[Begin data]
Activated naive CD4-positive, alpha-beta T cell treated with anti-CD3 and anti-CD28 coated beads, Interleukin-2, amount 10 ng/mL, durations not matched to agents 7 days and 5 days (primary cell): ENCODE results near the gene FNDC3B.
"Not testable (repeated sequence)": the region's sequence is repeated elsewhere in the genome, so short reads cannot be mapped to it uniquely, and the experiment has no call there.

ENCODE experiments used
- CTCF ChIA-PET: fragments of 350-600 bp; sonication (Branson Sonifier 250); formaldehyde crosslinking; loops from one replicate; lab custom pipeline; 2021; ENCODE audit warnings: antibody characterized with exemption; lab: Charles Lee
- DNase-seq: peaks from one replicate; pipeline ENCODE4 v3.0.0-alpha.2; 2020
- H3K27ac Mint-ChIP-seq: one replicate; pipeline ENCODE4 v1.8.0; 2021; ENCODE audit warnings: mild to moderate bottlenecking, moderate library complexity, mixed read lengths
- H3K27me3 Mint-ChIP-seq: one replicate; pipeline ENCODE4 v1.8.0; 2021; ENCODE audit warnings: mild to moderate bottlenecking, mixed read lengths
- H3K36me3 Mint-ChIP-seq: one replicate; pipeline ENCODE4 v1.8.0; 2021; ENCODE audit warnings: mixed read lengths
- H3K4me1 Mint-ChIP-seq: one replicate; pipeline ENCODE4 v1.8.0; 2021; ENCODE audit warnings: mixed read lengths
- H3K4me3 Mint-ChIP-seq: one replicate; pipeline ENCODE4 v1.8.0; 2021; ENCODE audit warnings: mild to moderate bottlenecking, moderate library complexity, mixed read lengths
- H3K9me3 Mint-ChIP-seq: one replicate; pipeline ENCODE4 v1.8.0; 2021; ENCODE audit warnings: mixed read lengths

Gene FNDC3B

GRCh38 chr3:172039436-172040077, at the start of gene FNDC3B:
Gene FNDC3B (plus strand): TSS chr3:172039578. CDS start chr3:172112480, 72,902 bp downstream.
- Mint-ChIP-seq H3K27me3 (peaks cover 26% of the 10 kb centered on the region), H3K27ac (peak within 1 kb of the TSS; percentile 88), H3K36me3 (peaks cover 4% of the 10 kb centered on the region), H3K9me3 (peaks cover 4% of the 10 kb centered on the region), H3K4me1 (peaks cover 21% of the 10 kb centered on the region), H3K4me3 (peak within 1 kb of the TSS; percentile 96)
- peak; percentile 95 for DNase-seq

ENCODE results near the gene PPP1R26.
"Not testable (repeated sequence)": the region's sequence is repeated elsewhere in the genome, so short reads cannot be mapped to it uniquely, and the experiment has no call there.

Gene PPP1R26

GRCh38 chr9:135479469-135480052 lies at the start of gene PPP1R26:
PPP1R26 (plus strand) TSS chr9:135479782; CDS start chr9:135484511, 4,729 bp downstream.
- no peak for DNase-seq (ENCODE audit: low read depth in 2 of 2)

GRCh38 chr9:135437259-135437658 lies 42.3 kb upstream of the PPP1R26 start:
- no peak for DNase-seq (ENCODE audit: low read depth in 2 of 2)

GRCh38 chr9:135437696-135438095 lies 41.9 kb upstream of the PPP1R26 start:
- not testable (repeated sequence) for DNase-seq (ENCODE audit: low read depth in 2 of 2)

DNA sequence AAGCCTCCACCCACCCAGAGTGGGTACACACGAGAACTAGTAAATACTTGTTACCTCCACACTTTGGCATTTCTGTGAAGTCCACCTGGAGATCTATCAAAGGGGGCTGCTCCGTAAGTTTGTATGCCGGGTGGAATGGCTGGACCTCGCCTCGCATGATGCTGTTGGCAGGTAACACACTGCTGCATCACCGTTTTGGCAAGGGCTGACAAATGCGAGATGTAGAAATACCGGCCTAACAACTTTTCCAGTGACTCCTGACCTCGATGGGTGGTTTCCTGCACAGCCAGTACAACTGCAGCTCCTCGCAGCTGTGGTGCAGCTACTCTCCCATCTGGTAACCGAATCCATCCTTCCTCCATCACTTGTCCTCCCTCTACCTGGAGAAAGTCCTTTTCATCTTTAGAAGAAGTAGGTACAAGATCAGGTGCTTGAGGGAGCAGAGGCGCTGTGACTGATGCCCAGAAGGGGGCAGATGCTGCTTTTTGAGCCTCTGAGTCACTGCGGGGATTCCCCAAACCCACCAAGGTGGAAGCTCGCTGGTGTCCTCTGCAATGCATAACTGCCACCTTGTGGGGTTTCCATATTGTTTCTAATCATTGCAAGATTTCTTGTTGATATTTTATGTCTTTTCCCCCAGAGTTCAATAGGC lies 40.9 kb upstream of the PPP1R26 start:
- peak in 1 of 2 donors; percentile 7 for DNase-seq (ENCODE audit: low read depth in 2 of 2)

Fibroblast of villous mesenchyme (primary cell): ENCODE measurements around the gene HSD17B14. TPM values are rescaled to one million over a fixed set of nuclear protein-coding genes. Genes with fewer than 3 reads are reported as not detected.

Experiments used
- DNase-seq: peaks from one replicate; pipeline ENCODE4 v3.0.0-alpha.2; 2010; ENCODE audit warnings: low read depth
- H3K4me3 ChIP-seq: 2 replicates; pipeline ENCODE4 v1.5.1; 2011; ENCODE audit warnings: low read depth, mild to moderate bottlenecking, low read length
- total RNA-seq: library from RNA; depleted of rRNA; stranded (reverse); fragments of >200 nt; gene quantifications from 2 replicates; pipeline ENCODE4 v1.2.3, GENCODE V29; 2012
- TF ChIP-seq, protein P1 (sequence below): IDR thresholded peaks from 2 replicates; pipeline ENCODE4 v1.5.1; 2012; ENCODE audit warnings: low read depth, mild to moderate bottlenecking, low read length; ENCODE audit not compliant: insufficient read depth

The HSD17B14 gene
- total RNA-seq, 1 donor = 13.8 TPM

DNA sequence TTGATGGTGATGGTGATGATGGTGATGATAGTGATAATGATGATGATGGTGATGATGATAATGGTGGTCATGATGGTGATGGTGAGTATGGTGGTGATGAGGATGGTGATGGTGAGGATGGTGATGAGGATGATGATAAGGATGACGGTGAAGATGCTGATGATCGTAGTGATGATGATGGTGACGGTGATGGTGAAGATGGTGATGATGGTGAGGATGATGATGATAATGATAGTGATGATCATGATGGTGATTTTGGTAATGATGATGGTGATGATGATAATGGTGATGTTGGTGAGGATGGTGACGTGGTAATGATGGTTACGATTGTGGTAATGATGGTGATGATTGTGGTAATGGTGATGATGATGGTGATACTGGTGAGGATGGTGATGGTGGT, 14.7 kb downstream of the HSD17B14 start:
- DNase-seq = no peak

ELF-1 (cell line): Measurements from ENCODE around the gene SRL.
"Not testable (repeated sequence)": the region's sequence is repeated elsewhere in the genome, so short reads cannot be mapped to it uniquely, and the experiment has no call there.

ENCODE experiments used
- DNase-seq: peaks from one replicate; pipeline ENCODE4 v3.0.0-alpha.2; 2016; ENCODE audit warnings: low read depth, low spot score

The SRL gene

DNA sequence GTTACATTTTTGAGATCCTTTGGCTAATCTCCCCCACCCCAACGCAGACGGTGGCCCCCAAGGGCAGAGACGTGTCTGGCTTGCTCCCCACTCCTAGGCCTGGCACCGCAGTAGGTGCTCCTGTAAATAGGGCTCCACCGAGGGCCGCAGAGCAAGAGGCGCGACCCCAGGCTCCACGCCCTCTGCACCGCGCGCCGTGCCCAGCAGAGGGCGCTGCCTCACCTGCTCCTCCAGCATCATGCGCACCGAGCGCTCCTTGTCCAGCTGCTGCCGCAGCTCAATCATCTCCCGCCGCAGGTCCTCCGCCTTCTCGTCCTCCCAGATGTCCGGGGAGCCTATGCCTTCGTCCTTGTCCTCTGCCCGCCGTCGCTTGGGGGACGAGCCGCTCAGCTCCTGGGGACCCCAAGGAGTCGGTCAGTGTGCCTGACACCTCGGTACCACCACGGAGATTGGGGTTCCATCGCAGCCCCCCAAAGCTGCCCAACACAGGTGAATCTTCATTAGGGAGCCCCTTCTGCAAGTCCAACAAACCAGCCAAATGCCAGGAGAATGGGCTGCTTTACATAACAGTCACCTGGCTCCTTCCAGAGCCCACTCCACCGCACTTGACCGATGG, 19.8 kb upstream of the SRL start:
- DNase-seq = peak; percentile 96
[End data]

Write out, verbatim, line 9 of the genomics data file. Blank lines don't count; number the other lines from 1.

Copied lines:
- H3K4me1 Mint-ChIP-seq: one replicate; pipeline ENCODE4 v1.8.0; 2021; ENCODE audit warnings: mixed read lengths